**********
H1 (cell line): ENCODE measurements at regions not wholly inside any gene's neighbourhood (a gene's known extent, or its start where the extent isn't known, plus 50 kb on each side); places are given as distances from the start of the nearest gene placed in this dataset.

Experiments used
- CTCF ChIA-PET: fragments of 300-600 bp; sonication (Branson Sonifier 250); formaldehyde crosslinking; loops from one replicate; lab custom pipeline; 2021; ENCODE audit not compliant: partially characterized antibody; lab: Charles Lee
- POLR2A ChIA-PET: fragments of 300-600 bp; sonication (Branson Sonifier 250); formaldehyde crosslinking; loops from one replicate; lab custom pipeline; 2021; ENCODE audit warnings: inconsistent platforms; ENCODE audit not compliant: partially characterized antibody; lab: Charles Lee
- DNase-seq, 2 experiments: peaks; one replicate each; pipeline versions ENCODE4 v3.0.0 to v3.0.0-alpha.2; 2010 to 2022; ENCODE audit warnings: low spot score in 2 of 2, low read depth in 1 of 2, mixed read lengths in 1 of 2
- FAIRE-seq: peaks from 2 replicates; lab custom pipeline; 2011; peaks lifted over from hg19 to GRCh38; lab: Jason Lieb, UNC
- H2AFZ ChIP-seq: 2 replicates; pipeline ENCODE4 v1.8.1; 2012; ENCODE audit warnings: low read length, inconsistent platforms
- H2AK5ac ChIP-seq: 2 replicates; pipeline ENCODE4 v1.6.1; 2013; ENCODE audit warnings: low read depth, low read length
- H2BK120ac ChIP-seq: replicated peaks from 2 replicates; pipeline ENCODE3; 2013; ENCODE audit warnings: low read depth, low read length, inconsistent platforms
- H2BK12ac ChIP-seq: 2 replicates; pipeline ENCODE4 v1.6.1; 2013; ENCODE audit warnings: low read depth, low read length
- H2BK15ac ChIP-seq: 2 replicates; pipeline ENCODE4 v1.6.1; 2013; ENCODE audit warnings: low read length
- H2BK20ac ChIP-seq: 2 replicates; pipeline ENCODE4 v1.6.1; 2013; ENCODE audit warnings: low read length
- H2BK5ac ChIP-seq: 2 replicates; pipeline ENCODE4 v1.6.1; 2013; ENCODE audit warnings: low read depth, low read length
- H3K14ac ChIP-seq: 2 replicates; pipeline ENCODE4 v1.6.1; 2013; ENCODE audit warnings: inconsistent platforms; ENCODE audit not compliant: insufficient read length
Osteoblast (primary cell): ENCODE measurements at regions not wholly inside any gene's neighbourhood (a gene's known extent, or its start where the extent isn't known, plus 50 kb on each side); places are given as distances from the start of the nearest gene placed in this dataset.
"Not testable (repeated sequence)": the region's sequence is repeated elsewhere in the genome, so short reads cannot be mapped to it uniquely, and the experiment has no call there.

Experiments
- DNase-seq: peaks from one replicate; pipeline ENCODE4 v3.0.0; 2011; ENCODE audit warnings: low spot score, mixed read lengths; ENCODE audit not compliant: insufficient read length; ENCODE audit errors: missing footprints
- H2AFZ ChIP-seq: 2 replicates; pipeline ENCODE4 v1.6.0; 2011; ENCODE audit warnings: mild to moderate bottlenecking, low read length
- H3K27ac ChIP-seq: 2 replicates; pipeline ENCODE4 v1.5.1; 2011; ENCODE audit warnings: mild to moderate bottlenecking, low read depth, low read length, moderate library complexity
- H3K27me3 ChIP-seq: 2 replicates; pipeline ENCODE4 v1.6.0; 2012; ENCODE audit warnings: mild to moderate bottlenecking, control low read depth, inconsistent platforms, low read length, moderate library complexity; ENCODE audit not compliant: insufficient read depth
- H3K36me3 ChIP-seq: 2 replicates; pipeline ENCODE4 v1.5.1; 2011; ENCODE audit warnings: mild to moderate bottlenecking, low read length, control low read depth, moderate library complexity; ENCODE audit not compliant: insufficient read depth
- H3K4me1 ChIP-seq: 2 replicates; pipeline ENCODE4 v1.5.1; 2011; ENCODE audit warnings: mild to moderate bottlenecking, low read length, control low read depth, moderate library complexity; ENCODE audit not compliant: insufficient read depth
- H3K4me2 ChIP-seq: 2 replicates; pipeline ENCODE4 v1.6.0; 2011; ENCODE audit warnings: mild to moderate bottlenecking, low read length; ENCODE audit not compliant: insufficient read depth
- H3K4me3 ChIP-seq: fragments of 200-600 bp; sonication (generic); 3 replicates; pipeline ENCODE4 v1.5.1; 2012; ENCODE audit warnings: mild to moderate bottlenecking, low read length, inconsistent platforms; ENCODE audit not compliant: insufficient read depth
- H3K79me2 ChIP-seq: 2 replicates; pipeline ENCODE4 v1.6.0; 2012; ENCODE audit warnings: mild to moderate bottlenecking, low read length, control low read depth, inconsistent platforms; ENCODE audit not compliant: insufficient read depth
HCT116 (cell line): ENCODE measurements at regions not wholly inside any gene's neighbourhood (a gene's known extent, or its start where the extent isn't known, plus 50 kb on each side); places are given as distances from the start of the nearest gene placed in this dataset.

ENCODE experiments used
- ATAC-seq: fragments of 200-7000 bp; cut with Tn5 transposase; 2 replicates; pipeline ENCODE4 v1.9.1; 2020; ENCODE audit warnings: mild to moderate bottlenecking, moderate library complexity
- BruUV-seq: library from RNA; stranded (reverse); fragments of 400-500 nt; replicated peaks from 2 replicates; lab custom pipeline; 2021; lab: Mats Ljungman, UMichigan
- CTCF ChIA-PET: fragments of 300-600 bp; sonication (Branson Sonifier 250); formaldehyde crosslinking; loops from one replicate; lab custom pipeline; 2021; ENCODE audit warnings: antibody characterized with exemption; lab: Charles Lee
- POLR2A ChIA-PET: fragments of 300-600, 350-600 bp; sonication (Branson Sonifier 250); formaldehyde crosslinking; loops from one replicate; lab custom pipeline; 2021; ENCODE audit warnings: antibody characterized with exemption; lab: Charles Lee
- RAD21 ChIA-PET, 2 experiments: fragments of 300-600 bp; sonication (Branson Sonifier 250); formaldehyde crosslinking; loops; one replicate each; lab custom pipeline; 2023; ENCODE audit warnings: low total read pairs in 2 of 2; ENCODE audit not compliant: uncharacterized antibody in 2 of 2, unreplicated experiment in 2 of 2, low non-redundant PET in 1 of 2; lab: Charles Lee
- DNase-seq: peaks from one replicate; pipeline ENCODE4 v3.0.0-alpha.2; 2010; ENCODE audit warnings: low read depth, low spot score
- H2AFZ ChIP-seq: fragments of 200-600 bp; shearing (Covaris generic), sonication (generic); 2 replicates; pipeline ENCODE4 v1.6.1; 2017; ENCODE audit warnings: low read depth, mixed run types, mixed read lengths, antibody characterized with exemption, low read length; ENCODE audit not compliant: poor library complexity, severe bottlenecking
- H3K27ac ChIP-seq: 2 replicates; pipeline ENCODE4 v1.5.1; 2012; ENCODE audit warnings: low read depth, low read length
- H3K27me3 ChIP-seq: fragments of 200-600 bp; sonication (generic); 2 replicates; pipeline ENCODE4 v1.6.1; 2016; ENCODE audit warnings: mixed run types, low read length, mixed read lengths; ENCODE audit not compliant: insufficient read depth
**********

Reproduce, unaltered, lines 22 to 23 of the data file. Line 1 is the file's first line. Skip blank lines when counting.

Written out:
- H3K36me3 ChIP-seq: 2 replicates; pipeline ENCODE4 v1.5.1; 2011; ENCODE audit warnings: mild to moderate bottlenecking, low read length, control low read depth, moderate library complexity; ENCODE audit not compliant: insufficient read depth
- H3K4me1 ChIP-seq: 2 replicates; pipeline ENCODE4 v1.5.1; 2011; ENCODE audit warnings: mild to moderate bottlenecking, low read length, control low read depth, moderate library complexity; ENCODE audit not compliant: insufficient read depth